“Become aware what is in you. Announce it, pronounce it, produce it, and give birth to it.” — Eckhart von Hochheim (aka Meister Eckhart), German theologian, philosopher, and mystic (c. 1260 – c. 1327)

  According to Vicki Fischenich, RN, MSN, GNP-BC, WCC, “Never be the person who is not willing to change or consider new possibilities — no matter what expertise you might have, there is always room for improvement.” As the current Director of Clinical Affairs at OSNovative Systems, Inc (Santa Clara, CA), Vicki constantly contemplates avenues to improvement. Whether conducting clinical trials or providing customer education, communication, and support, the goal is to improve wound care outcomes.

  Vicki started her career after earning her Bachelor of Science degree in Radiology Technology from Midwestern State University (Wichita Falls, TX). After graduation, the Radiology manager of the hospital where she completed her student clinical requirements recommended her for a position in the newly constructed Heart Catheterization Lab where the duties and responsibilities of the nursing staff piqued her interest. She spent the next 15 years in different areas in Radiology, including computer tomography, nuclear medicine, and magnetic resonance, but she maintained her fascination with nursing. In 2004, Vicki was ready to make the transition. She earned her degree from Texas Tech Health Science Center School of Nursing (Lubbock, TX) in 2006 and proceeded directly to graduate school in the Geriatric Nurse Practitioner Program, which she completed in 2009.

  During her second (and last) year in the BSN program, Vicki chose wound care as her elective option for independent study. “I followed a close friend and rehab physician specializing in wound care at the Southwest Regional Wound Care Center in Lubbock, TX, and wrote a research paper on biofilm and biofilm-based wound care management,” Vicki says. “That experience solidified my interest in wound care; having the opportunity to work with Dr. Randall Wolcott confirmed my choice. During my 7 years working with Dr. Wolcott, I gained valuable experience diagnosing, debriding, and treating thousands of wound care patients and performing numerous research studies on the newest devices, biologicals, topicals, and other wound care products.”

  Dr. Wolcott quickly appreciated that Vicki enjoyed the process of wound care because it provides an opportunity to see significant, progressive healing week to week. The satisfaction of healing progress and limb salvage are exciting parts of wound care, but for Vicki the passion for innovation in wound healing displayed by her colleagues, especially Dr. Wolcott, really sold her on investing her career in the field. “I cannot recall any time during my nursing student work, part-time work, or full-time work as an RN and then NP, when Dr. Wolcott was not looking at a new way of healing wounds quicker and better,” she says.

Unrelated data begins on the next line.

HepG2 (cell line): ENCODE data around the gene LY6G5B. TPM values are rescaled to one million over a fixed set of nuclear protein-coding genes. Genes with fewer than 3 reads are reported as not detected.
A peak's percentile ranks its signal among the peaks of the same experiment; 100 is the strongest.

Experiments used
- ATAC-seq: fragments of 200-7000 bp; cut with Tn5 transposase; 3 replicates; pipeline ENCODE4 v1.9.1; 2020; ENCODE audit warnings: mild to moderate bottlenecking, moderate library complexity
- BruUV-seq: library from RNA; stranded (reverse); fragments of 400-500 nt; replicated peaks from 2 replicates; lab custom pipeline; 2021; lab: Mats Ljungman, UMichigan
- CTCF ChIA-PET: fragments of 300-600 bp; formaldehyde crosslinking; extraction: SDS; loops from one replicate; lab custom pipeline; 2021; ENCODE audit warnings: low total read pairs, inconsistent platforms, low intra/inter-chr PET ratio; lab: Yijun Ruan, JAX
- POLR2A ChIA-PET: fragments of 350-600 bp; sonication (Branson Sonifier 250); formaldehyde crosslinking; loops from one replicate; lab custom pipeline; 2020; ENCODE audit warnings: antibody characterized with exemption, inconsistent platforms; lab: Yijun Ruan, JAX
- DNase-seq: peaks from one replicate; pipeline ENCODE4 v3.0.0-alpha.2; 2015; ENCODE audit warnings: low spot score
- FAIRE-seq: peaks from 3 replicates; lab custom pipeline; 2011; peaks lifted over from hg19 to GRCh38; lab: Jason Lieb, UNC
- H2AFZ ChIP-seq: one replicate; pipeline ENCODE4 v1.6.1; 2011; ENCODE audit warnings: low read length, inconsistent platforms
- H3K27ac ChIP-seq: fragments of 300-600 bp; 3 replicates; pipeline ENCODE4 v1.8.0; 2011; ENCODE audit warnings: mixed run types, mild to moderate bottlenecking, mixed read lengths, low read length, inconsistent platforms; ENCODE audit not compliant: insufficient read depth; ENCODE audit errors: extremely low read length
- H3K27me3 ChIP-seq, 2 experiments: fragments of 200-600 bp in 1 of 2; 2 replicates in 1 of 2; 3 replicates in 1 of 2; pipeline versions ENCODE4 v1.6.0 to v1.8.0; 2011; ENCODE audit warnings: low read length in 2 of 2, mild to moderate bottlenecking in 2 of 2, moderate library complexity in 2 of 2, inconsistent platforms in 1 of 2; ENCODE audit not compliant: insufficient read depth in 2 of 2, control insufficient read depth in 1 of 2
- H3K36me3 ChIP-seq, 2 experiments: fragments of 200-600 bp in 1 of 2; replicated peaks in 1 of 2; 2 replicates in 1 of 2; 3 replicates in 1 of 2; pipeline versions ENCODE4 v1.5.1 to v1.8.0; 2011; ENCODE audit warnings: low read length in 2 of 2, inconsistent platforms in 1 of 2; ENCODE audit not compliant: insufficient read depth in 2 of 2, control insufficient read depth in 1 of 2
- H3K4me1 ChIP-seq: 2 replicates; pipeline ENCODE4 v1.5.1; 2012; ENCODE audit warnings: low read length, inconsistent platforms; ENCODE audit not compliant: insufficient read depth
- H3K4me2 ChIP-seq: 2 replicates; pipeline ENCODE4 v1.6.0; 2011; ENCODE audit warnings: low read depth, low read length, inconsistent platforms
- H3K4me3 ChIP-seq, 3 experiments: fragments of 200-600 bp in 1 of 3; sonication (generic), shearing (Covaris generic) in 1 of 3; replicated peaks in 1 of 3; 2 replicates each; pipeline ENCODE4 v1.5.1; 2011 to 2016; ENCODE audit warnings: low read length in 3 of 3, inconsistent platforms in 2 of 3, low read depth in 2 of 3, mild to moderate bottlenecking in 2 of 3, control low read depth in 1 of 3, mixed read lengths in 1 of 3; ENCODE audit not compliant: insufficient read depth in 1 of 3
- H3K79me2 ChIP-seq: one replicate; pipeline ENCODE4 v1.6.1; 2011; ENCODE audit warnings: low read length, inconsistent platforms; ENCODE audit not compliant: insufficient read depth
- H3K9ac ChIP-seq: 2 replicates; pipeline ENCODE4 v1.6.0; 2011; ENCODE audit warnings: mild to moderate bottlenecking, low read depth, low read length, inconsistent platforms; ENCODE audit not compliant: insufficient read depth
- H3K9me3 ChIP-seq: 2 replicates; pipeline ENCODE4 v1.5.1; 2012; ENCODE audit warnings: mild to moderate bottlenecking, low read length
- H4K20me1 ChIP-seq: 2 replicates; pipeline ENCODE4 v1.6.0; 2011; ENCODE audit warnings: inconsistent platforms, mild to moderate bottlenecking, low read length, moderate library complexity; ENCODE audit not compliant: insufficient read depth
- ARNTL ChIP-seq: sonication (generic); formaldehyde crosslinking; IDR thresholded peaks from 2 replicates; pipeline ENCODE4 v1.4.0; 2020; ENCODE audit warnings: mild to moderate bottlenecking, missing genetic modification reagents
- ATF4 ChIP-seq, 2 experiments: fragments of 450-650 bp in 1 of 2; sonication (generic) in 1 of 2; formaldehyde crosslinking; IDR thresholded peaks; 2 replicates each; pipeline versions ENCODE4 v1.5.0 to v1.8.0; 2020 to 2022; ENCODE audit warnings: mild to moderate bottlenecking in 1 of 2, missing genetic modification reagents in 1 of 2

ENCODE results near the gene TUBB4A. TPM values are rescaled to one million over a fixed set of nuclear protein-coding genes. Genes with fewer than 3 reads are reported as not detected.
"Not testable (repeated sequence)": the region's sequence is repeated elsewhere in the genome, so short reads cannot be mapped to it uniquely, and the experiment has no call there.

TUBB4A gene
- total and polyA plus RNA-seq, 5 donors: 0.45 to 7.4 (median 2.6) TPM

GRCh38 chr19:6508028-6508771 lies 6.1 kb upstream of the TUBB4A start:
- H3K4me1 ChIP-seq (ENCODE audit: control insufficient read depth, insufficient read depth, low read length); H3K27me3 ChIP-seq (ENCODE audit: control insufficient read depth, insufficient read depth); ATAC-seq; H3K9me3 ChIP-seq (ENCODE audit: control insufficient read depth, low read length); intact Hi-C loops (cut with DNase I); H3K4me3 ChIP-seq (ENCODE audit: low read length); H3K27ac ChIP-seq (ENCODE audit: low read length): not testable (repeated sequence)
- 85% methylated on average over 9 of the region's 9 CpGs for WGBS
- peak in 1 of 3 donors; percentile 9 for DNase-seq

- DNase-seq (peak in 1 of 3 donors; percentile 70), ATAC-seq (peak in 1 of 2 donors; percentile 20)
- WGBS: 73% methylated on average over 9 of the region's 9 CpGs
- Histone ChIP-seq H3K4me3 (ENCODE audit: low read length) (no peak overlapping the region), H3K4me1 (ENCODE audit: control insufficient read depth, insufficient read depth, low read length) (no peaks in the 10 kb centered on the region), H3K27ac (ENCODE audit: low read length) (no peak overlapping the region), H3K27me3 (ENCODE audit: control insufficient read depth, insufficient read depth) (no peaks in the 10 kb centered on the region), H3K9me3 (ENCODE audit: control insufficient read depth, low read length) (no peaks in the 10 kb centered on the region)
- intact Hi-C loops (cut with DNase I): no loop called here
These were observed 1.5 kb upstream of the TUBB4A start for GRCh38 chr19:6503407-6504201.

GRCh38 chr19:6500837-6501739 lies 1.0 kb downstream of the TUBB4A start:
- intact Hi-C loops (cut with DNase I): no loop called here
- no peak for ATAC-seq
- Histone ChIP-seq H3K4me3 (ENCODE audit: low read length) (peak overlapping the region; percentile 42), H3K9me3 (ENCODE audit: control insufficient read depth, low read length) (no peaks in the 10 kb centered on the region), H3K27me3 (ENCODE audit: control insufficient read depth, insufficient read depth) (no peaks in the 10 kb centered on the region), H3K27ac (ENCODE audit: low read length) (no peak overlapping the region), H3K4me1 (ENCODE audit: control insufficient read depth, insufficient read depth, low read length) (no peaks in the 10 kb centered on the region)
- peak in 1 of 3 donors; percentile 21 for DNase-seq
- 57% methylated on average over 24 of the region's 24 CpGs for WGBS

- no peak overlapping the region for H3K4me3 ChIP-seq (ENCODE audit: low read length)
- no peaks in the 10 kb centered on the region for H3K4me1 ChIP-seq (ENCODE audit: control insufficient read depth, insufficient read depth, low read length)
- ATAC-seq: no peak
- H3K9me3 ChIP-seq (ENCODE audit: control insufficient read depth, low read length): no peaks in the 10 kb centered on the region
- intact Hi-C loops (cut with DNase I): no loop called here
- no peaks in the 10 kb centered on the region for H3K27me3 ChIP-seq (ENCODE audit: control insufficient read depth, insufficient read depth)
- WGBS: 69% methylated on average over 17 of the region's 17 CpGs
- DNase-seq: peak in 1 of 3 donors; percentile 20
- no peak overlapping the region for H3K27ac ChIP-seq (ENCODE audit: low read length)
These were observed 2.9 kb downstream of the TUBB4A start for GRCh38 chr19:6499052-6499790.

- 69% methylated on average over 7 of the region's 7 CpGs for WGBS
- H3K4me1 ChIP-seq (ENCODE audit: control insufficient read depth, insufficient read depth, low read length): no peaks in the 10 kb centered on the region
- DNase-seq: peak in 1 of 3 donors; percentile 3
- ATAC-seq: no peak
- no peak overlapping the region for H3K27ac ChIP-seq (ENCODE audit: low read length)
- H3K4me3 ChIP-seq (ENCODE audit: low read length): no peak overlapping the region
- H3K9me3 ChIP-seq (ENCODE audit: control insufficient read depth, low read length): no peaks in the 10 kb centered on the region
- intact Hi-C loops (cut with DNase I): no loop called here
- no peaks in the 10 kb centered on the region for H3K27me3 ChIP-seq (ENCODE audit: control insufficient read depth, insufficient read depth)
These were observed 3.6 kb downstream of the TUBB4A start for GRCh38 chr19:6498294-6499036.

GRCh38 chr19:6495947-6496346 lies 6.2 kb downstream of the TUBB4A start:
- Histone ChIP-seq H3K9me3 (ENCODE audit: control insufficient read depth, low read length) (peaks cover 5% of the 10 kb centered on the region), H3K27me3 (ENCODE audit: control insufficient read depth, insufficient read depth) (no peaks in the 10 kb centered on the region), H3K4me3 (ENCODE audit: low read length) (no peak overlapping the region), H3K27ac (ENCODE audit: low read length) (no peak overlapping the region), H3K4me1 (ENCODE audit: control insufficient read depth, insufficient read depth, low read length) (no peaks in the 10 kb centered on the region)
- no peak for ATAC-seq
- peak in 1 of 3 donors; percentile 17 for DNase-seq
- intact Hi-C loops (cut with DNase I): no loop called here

Research studies were common at the clinic where Vicki started her nursing career. The facility averaged a steady flow of patients (80 to 100 per day in clinic) that provided the necessary enrollment and participation. Through these studies, Vicki shared what she learned about wound treatment, as well as knowledge of numerous treatment types of products, with absolute confidence.

  The last clinical study Vicki conducted at Southwest Regional Wound Care Center involved a self-adaptive dressing trial comprising single-case studies, followed by a full conversion to self-adaptive dressings. During this time, OSNovative Systems Enluxtra was (and still is) a first-line choice of dressing for all wounds. Vicki had the opportunity to educate local long-term acute care hospitals about this technology and follow patient progress, monitoring the healing effects associated with the dressing. “I gained a great deal of product knowledge by conducting the trials and studies and finding the most effective ways to utilize the product in a variety of wound conditions,” Vicki says. Ultimately, Vicki joined OSNovative Systems as a clinical specialist in May 2013.

   “My current responsibilities are to educate nurses and a variety of primary clinicians on the use of self-adaptive dressings,” Vicki says. “This includes basic and primary pathophysiology associated with wound healing, barriers to healing, and etiology associated with different wound classifications. I truly believe this technology is the most advanced and efficient way available today to treat wounds; this is what inspired me to join the OSNovative Systems team. What can be more exciting than making history in wound care?”

  Vicki has come a long way since her days as a radiological technologist. She has evolved from watching nurses treat patients to becoming a nurse who provides care to teaching other nurses about products that improve outcomes.

   “In my opinion, wound care is one of the most rewarding areas in healthcare because it directly impacts patient’s lives and provides opportunities to improve someone’s quality of living,” Vicki says. “It is not a professional role for everyone, but if you decide it is your interest, follow it with passion and never stop learning new ways of improving care.” Lucky for us, and for so many wound care patients around the world, Vicki was willing to change careers and follow her passion into the wound care scope of practice.

This article was not subject to the Ostomy Wound Management peer-review process.